2023 Award Finalist Dr. Adel Al Jord

Of Syrian and Russian origins, Adel Al Jord grew up in Dubai where he attended an American High-School before moving to his now adoptive France for university studies. He trained at the Manga-Orlow laboratory of New York University, before obtaining a PhD in Cell & Developmental Biology with Alice Meunier & Nathalie Spassky at the Ecole Normale Supérieure in Paris. Recently, Adel was an EMBO New Venture Fellow with Lucas Pelkmans at the University of Zurich. He is currently a Collège de France Research Fellow in Paris, working with Marie-Hélène Verlhac & Marie-Emilie Terret at the Center for Interdisciplinary Research in Biology, and will soon transition to a group leader position. Adel’s cross-disciplinary research investigates mechanisms of organelle remodeling in cells that, on an organism scale, sustain health or promote disease.

Synopsis of research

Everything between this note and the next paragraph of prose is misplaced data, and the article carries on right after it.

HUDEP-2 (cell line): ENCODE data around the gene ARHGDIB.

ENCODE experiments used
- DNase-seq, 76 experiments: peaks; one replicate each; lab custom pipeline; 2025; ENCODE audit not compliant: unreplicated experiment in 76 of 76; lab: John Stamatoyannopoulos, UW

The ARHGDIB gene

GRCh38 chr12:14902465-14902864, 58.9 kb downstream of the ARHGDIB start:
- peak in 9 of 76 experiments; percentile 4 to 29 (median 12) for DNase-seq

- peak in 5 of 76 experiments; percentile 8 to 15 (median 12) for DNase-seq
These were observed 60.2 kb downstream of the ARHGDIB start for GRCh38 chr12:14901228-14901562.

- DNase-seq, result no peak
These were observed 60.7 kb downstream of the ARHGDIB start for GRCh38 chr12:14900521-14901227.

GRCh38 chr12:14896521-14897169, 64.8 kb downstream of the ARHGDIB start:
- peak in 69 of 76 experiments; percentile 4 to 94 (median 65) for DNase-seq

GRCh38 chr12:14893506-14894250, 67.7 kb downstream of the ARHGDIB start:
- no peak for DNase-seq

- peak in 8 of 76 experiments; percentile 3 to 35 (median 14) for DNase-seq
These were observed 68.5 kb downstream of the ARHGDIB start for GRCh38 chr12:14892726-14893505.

Organisms develop as cells proliferate and differentiate. These universal processes depend notably on cytoplasmic reorganization driven by the cytoskeleton and force-generating motors. Their activity generates active force fluctuations that stir the cytoplasm, agitating, displacing, and penetrating the nucleus. With an interdisciplinary approach, we investigated the unknown impact of these forces on the nucleus interior in female germ cells, named oocytes. We found that oocytes deploy cytoplasmic forces to timely impose critical changes in the internal organization of the nucleus for the success of ensuing oocyte divisions that drive female fertility. By agitating the nucleus, the forces remodel nuclear organelles known as biomolecular condensates, thereby mechanically regulating their key function: RNA processing. Cytoplasmic forces are thus functional remodelers of the oocyte nucleus, ensuring transcript quality for optimal oocyte development. Beyond reproductive biology, this study ventured into unexplored grounds of mechanobiology, revealing a new function for the cytoskeleton and a new mechanism of condensate mechano-regulation. This grants fresh perspectives on condensate-linked pathologies like cancer, neurodegeneration, and viral infections, which intriguingly also associate with cytoskeletal changes.